CMT Seminar: Thermoelectrics: Applications, Materials Optimization, and Metrology

Monday, July 11, 2011 – 3:15pm – 4:30pm
Reiss 502
Joshua Martin

Thermoelectric effects enable the inter-conversion of thermal and electrical energy and are the physical mechanisms for power generation (waste heat recovery) and solid-state refrigeration applications. The dimensionless figure of merit, ZT = S2σT/κ, defines the effectiveness of TE materials, where S is the Seebeck coefficient, σ the electrical conductivity, T the absolute temperature, and κ the total thermal conductivity. Optimizing these interdependent physical parameters to achieve acceptable efficiencies (where ZT > 1) requires materials exhibiting a unique combination of properties. Several approaches have been developed to identify these potential thermoelectric materials, including the phonon-glass electron-crystal concept (PGEC). Recent progress can be attributed to nanoscale enhancement due to the phenomenological properties of nanometer length scales, including quantum confinement effects, enhanced phonon scattering, and charge carrier filtering. To understand the structure-property relationships and to fully evaluate the potential performance of these new thermoelectric materials requires a thorough characterization of their electrical and thermal transport properties. The Seebeck coefficient is one physical property that singularly identifies a material’s potential usefulness for thermoelectric application, as it is highly sensitive to the electronic structure. However, researchers employ a variety of measurement techniques, conditions, and probe arrangements. This diversity often results in conflicting materials data, further complicating the inter-laboratory confirmation of reported higher efficiency thermoelectric materials. In an effort to identify optimal thermoelectric measurement protocols, we have developed a complimentary strategy to both evaluate and compare these different probe arrangements and measurement methodologies: first, through the design of an improved experimental apparatus, and second, through computational Seebeck coefficient metrology simulations using finite element analysis. This talk will include a general overview of thermoelectric effects, applications, and methods of optimization, with a focus on our methods to develop optimal thermoelectric metrology protocols and standards.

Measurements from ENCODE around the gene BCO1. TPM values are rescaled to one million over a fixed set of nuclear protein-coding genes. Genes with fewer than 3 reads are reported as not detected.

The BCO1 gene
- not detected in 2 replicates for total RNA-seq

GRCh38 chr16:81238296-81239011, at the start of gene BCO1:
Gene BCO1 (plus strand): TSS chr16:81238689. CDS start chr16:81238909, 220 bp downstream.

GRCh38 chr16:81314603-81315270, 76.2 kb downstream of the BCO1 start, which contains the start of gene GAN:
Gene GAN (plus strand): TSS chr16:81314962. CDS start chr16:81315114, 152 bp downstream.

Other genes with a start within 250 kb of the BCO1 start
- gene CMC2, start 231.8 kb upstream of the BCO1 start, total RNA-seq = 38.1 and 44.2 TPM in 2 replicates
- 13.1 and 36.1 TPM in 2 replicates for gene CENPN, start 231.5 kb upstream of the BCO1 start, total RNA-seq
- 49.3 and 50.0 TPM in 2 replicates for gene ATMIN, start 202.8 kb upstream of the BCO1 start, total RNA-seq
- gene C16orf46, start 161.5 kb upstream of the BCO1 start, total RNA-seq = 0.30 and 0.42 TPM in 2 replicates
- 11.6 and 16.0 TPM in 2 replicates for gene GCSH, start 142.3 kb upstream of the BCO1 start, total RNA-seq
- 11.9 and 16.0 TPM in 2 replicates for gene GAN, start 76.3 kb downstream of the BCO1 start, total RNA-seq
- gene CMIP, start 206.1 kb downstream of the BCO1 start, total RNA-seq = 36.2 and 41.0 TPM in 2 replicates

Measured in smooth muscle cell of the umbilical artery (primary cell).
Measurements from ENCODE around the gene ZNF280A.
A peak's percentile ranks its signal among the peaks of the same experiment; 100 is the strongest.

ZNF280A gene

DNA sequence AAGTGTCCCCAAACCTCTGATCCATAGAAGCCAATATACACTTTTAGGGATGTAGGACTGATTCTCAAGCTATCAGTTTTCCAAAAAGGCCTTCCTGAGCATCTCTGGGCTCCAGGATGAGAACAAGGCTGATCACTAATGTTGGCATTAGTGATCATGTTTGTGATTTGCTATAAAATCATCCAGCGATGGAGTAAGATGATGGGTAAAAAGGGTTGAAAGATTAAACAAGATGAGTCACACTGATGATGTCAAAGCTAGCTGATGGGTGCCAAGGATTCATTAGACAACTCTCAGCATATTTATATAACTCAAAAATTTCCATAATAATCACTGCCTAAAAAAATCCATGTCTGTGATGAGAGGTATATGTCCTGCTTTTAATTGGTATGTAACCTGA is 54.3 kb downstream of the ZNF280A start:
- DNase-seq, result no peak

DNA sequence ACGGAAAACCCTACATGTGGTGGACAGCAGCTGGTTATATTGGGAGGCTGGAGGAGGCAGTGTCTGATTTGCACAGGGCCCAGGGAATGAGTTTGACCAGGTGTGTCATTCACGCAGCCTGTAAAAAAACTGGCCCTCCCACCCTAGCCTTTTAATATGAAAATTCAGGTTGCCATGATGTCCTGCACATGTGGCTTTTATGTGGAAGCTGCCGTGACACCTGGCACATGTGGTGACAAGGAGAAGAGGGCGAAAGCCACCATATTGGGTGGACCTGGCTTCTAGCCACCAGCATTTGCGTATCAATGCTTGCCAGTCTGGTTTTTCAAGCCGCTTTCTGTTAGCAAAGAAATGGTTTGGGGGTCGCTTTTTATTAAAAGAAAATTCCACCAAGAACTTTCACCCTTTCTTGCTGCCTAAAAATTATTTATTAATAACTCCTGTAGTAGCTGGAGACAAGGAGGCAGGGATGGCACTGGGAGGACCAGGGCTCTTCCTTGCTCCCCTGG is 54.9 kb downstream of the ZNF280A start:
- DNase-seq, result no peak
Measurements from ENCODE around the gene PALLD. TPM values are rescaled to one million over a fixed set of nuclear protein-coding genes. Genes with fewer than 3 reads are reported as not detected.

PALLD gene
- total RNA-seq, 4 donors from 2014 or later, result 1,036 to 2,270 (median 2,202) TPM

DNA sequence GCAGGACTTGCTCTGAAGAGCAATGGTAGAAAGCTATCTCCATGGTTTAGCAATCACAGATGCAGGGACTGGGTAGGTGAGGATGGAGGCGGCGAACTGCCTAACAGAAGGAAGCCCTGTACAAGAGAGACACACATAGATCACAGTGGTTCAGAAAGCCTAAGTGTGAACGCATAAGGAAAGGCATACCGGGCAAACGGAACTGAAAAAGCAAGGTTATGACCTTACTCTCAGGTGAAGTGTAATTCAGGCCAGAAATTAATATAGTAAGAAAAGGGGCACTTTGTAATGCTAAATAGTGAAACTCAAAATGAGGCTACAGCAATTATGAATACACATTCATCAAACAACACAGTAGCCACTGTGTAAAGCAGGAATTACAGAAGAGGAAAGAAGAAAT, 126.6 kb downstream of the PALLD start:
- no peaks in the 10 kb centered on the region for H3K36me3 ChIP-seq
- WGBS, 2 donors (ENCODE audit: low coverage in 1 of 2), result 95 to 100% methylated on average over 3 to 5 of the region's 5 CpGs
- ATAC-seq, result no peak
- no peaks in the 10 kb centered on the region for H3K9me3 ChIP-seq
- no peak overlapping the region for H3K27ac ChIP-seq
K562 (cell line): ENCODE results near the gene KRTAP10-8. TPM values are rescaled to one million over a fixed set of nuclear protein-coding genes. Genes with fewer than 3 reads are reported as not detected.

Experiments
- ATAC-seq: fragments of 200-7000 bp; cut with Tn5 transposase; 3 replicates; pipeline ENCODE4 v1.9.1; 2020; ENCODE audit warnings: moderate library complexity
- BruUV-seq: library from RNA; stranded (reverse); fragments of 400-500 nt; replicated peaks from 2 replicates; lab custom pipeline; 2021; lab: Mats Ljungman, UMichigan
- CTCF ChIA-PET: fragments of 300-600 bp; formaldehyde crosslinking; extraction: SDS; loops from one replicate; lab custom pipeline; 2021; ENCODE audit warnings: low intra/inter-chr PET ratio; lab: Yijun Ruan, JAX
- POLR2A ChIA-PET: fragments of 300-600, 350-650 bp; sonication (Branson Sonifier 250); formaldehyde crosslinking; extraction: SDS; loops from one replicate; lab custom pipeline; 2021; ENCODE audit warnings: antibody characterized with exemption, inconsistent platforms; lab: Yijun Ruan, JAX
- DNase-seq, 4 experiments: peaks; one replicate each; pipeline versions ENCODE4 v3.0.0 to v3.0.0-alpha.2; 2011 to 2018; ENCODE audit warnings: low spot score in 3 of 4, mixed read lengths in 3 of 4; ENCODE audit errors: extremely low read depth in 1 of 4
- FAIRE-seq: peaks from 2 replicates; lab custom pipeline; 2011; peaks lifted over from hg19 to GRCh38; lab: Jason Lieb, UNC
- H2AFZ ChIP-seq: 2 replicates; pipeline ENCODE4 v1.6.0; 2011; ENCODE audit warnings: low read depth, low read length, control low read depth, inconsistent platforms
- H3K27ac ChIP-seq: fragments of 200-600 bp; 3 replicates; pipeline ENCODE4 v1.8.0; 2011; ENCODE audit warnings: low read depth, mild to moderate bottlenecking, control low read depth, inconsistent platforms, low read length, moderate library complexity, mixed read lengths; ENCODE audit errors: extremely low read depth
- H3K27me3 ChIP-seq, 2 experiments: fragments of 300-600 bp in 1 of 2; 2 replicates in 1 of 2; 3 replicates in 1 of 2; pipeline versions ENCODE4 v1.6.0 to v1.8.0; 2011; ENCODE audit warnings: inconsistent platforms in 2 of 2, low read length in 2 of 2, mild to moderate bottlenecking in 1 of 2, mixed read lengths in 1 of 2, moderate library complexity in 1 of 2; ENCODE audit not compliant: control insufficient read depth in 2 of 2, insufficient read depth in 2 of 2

Host: Jim Freericks